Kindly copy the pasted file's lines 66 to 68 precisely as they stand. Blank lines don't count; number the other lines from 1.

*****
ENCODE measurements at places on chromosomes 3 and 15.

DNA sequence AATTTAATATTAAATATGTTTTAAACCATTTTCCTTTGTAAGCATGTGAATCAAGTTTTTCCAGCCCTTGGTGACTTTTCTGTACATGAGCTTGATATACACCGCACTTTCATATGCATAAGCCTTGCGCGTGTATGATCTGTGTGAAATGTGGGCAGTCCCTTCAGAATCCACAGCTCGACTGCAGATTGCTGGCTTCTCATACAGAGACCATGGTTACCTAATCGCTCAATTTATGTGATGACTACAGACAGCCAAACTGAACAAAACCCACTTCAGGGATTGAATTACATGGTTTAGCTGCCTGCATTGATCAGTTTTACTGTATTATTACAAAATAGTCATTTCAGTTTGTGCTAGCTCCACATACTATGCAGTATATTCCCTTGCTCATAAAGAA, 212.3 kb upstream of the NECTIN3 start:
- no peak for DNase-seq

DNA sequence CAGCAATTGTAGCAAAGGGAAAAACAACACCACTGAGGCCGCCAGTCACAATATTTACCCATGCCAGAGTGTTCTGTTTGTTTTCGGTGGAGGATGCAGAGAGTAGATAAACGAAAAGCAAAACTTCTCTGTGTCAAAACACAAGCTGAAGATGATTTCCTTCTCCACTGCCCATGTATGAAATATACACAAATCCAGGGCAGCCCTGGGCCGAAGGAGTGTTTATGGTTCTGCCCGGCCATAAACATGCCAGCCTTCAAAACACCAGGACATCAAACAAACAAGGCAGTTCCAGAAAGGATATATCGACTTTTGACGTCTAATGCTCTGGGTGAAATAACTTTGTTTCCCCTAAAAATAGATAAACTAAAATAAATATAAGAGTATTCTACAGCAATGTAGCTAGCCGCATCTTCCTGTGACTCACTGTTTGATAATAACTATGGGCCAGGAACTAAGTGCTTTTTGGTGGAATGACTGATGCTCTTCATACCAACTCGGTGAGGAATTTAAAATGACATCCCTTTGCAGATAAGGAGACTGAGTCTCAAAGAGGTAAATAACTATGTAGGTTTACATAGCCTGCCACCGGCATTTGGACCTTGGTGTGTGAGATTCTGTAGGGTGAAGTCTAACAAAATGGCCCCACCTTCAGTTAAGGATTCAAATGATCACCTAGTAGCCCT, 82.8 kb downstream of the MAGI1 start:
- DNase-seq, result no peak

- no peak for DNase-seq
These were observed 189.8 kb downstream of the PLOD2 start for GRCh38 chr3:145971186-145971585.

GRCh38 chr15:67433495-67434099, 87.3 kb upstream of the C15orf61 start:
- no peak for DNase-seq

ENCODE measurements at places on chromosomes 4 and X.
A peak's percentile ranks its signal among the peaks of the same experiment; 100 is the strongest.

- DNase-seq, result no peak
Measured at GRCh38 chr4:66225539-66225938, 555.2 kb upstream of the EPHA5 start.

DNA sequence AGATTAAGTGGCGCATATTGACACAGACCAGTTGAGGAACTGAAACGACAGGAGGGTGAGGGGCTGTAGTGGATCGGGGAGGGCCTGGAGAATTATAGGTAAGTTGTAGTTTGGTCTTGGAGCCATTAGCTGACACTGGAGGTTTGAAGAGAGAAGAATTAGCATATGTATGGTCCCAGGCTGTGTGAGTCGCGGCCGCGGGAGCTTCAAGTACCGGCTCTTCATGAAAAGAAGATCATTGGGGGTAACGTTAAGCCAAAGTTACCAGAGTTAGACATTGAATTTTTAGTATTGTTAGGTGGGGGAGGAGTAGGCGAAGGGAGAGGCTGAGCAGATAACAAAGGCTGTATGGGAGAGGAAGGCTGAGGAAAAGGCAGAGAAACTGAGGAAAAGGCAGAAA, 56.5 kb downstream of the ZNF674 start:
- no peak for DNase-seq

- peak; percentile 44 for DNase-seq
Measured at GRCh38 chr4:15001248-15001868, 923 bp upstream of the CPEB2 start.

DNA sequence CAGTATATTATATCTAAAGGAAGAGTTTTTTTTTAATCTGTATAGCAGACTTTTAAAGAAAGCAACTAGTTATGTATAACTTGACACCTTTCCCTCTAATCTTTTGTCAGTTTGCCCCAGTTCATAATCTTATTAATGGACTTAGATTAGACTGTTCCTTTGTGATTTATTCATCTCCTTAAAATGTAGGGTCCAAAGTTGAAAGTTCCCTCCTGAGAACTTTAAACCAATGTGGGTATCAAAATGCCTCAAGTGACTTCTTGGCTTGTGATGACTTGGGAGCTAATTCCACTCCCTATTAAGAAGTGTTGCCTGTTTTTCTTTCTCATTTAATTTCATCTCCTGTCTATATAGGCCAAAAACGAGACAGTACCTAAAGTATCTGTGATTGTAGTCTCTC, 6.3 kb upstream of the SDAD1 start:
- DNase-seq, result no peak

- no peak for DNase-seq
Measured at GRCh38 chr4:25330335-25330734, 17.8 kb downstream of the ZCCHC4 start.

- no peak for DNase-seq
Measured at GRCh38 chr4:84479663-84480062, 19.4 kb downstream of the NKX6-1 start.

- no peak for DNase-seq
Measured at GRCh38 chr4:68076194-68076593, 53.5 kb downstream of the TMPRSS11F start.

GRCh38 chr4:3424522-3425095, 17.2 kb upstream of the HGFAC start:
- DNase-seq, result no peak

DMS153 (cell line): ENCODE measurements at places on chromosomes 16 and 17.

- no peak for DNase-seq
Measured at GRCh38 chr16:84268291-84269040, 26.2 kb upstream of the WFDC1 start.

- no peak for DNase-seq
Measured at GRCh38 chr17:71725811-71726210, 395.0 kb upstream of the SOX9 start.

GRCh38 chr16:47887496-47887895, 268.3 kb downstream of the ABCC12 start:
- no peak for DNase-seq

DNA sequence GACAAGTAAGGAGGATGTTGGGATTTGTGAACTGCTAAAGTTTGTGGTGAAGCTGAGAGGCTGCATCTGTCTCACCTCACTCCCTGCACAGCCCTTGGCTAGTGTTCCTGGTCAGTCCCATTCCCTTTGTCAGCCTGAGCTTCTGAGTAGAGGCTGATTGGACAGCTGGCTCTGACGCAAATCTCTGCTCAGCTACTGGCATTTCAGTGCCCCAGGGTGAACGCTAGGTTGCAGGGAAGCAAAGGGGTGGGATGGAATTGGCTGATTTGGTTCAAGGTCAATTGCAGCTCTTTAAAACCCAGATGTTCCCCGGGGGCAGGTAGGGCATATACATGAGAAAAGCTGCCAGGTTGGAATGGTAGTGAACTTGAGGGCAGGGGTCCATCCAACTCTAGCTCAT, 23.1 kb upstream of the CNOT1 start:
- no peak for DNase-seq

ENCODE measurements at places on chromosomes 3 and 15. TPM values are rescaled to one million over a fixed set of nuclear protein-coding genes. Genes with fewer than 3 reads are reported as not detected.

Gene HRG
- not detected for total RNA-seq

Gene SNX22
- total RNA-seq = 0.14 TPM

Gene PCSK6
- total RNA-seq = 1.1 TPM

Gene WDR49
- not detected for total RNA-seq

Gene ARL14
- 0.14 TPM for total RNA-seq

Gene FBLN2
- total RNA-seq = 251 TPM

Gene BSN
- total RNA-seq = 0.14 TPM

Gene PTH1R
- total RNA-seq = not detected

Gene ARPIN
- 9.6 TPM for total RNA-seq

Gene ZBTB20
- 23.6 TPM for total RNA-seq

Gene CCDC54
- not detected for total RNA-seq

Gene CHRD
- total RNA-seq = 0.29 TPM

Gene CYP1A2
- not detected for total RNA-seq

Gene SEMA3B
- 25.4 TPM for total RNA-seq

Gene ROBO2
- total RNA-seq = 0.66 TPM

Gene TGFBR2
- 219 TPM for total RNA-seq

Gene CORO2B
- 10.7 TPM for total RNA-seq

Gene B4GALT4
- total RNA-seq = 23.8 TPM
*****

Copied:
Gene ROBO2
- total RNA-seq = 0.66 TPM

Gene TGFBR2